Parties to ‘Constructive’ Vienna Nuclear Talks Prepare for Next Meeting
First round of nuclear negotiations between Iran and world powers sparks hope ahead of Friday sit down
Iran and the world powers will continue their deliberations Friday in Vienna, as the parties to the largely abandoned 2015 Joint Comprehensive Plan of Action (JCPOA) look to finally reach an agreement regarding sanctions relief and Iranian compliance with uranium enrichment restrictions.
After former President Donald Trump unilaterally withdrew from the nuclear deal in 2018 and reimposed sanctions, Tehran gradually began breaching the pact’s restrictions on its nuclear program.
On the campaign trail and in the months since taking office, President Joe Biden and his team have signaled their willingness to alleviate the sanctions reimposed by the previous administration, but have also promised to reopen the JCPOA to include other aspects of Iran’s foreign policy.
Each side has demanded the other be the first to return to compliance with the JCPOA.
While Iran has refused to conduct face-to-face negotiations with the United States, the White House’s special representative for Iran, Robert Malley, is also present in the Austrian capital, with European intermediaries shuttling between the two camps.
Both sides tempered expectations in the days leading up to this week’s Vienna summit, but after representatives from Britain, France, Germany, China and Russia met separately with their Iranian and American counterparts on Tuesday all sides expressed guarded optimism, labeling the talks “constructive.”
On Wednesday, diplomats and expert-level groups sat down to try and agree on what sanctions could be lifted by Washington, and what breaches of the 2015 deal by Iran could be rolled back in return.
“A new chapter has just been opened,” Iranian President Hassan Rouhani told his cabinet on Wednesday. “If [the US] shows it is honest and sincere … I think we’ll be able to negotiate in a short time.”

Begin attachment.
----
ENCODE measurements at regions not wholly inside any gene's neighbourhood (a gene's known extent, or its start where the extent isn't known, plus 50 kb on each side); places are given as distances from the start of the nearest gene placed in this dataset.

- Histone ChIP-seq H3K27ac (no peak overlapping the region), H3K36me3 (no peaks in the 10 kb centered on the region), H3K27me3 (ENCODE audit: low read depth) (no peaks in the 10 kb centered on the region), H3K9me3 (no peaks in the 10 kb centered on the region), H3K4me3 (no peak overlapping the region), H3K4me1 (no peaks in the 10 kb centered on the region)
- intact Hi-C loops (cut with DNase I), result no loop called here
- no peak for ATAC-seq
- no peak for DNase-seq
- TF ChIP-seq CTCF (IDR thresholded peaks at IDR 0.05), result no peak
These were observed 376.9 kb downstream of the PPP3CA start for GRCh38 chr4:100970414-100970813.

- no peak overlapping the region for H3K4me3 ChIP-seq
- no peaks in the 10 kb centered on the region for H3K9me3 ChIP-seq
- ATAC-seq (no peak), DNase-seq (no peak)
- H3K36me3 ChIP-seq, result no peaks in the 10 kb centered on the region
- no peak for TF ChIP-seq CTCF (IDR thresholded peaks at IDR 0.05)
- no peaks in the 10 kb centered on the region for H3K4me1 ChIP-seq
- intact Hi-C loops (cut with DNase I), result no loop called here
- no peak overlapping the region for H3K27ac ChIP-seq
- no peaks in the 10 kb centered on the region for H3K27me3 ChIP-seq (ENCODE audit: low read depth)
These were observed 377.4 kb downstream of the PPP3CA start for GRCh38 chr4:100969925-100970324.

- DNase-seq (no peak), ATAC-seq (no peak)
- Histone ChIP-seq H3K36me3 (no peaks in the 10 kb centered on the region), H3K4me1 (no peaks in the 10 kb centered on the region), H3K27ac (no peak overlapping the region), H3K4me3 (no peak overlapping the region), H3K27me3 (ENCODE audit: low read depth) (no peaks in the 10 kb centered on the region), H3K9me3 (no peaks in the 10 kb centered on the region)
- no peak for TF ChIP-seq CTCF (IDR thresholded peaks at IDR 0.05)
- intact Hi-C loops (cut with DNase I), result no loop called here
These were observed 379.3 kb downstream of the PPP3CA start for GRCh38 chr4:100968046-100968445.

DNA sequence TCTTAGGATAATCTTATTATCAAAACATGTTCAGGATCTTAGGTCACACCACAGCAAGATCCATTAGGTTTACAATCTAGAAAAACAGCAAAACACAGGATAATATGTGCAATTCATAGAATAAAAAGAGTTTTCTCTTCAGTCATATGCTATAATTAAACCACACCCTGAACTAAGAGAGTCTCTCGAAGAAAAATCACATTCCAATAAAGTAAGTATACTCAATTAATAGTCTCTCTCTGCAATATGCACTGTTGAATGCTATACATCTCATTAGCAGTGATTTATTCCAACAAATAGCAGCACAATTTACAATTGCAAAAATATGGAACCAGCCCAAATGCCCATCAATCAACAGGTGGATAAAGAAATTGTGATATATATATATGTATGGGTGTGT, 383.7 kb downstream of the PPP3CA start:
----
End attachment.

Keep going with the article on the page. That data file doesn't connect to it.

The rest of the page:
State Department spokesman Ned Price noted Tuesday’s indirect discussions were a “welcome … constructive … potentially useful step.”
Friday is expected to separately seat US and Iranian diplomats for further mediated negotiations.
Mark Hibbs, a Germany-based senior fellow in The Carnegie Endowment for International Peace’s Nuclear Policy Program, advises caution when projecting about possible achievements.
“[We’re] not in the room. Most people talking about this are speculating based on … a polarized conversation,” Hibbs told The Media Line.
He explained that the best-case scenario “is that there will be an agreement on a definition of what mutual baseline compliance with the JCPOA is [and] that the best way to get there is by stepwise actions taken by both sides.”
As for the likeliest outcome of the Vienna round of meetings, Hibbs believes it “will probably be less” than that.
“Perhaps an agreement on the process and mechanics for reaching and implementing an agreement, with a timetable and a schedule. If the US and Iran instead try to negotiate a complete package deal like they did in 2015, both sides will be under more time pressure because in the interim they won’t have anything to show in the way of near-term progress,” he said.